Go Green: E-readers not always the environmentally friendly choice

Friends lament that no one reads anymore, an exaggeration, certainly, but one that reflects a very real concern. Many people don’t read anymore. A world of electronic communication has shortened our attention spans and dulled our critical thinking skills. That is indeed worrisome. The relatively recent revolution of e-readers offers hope that reading books will continue in some form or another into the future.

Still, reading on a device leaves many of us cold. Without the visual, tactile, auditory and even olfactory pleasure of pages and ink, it somehow no longer feels like reading. On the other hand, I doubt many of us would want to see old-growth forests felled to fill our bookshelves.

Where should a person with a concern for the environment stand, then, on reading books? That’s what the Sierra Club set out to discover, and the results surprised them. Though they had expected to find that e-readers were a greener alternative, they found that unless a person is a voracious book buyer, the opposite is true. According to their report and a recent New York Times article, “unless you’re a fast and furious reader, the energy required to manufacture and then dispose of an e-reader is probably greater than what’s needed to make a traditional book.” The report indicated that if you read 40 or more books a year on your e-reader, it’s probably the better choice environmentally. Otherwise, you should stick with traditional books.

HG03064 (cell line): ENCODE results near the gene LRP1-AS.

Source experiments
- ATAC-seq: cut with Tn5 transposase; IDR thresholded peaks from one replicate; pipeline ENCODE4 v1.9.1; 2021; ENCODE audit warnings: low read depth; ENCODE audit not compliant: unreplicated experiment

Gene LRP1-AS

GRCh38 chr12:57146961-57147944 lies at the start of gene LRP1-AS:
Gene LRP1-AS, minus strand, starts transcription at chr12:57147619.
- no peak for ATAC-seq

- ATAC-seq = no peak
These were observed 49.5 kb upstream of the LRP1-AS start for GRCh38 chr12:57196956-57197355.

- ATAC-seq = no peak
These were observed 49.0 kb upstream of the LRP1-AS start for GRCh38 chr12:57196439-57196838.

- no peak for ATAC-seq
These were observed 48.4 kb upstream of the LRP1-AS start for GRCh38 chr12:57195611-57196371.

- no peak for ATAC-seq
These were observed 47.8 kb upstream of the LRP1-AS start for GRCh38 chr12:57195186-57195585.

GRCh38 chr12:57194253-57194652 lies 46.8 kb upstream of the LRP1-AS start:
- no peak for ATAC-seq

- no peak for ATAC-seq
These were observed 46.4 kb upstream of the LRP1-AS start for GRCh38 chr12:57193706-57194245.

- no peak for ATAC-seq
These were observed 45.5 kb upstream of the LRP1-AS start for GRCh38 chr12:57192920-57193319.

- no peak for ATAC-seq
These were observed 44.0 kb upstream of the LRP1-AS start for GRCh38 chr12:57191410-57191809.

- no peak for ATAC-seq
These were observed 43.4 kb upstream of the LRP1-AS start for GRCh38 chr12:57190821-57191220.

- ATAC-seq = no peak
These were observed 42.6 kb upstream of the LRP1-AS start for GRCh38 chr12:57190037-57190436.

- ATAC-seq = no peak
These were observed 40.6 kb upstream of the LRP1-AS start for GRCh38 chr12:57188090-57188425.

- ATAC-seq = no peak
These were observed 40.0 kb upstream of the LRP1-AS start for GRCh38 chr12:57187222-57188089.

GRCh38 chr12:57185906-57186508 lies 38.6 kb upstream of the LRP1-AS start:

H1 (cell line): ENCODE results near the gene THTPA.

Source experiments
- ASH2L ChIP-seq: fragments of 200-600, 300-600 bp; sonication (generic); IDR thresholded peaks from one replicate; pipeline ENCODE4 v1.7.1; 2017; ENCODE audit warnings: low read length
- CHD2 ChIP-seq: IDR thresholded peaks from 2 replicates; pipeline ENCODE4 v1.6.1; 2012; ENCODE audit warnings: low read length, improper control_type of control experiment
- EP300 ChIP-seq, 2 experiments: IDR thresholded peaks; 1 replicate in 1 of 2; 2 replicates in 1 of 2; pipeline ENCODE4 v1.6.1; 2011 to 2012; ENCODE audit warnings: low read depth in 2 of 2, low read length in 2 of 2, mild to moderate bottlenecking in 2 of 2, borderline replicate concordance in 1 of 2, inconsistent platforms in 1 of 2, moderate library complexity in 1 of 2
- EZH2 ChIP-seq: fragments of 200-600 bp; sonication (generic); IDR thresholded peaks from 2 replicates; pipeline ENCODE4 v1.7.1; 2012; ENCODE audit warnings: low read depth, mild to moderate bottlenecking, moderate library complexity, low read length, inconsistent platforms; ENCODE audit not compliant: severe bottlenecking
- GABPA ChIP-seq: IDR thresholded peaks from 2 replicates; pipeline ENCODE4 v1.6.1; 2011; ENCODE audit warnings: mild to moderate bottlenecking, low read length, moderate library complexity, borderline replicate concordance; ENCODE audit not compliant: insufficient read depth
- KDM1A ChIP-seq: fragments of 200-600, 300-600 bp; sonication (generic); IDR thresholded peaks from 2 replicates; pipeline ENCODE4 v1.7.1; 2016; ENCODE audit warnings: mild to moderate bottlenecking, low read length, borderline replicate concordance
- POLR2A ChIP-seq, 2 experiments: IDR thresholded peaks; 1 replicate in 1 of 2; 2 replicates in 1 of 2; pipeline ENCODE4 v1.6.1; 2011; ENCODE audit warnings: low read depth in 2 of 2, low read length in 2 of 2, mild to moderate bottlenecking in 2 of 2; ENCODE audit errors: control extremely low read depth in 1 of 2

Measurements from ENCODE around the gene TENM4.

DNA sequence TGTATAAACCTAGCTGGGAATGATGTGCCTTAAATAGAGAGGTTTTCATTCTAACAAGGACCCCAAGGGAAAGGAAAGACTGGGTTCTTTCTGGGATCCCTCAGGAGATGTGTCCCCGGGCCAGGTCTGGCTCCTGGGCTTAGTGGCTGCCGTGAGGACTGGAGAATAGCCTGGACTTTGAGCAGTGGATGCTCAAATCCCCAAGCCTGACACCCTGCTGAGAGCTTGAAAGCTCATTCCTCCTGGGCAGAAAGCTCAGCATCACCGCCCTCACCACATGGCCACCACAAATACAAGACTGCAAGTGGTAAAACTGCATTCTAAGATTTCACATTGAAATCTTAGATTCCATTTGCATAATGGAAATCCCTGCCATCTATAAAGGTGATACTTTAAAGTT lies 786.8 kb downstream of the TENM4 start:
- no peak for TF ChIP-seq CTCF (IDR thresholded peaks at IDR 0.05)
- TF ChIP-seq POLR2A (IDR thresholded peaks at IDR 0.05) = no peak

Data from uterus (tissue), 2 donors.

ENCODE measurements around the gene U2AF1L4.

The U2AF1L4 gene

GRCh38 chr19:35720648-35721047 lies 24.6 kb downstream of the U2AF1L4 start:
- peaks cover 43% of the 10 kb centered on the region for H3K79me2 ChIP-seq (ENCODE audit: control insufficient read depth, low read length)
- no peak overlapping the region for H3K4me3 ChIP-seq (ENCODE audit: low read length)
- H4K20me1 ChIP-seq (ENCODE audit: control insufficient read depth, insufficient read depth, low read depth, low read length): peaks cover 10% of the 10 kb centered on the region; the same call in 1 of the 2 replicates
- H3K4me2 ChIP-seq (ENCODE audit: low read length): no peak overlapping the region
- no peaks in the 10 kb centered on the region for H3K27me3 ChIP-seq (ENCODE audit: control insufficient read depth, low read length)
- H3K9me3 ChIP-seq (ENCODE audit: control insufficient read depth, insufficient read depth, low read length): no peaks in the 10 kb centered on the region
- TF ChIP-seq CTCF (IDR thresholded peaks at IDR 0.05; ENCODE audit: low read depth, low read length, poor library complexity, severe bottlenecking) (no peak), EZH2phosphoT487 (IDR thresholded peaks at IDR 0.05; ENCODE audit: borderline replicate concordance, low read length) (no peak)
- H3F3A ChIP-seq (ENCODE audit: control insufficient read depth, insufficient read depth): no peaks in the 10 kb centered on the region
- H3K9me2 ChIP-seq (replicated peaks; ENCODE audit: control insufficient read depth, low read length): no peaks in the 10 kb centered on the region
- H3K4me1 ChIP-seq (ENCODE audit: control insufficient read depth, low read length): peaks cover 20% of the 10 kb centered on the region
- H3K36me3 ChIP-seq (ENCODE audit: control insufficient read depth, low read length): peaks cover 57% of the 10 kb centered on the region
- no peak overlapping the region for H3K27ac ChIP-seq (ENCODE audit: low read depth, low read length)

Regardless of these findings, the U.S. book industry could do much to green up its act. Many Canadian and European publishers use a combination of recycled paper and that from sustainably harvested wood, but U.S. publishers have been slower to catch on. Though many are signatories to the Green Press Initiative, an organization dedicated to greening the print industry, most have been slow to make substantive changes. Consumer pressure will be needed to turn the tide. An e-mail to the publisher of the latest book you enjoyed wouldn’t hurt.

In the meantime, another organization, EcoLibris, has made a way for publishers, authors and readers alike to mitigate the impact of print books. Publishers and authors can purchase credits for each book printed, and that money will be sent to cooperatives planting trees in forests in third-world countries around the globe.

Readers, too, can purchase their own sticker online or from their local book-seller. Lawrence’s own Raven Book Store is a participating EcoLibris store, to affix to the book cover that indicates that one tree was planted with the purchase of the book.

Of course, another alternative — perhaps the greenest of all — is to check out books from the public library.

After initial purchase, physical books can be read, donated, traded and resold, then live many lives on many shelves without causing an iota of damage. Another great thing about them is that, once they have been read to tatters, every part of them, even the leather from covers, is 100 percent recyclable.

No matter what our individual choice from the interesting mix, may we all read more rather than less.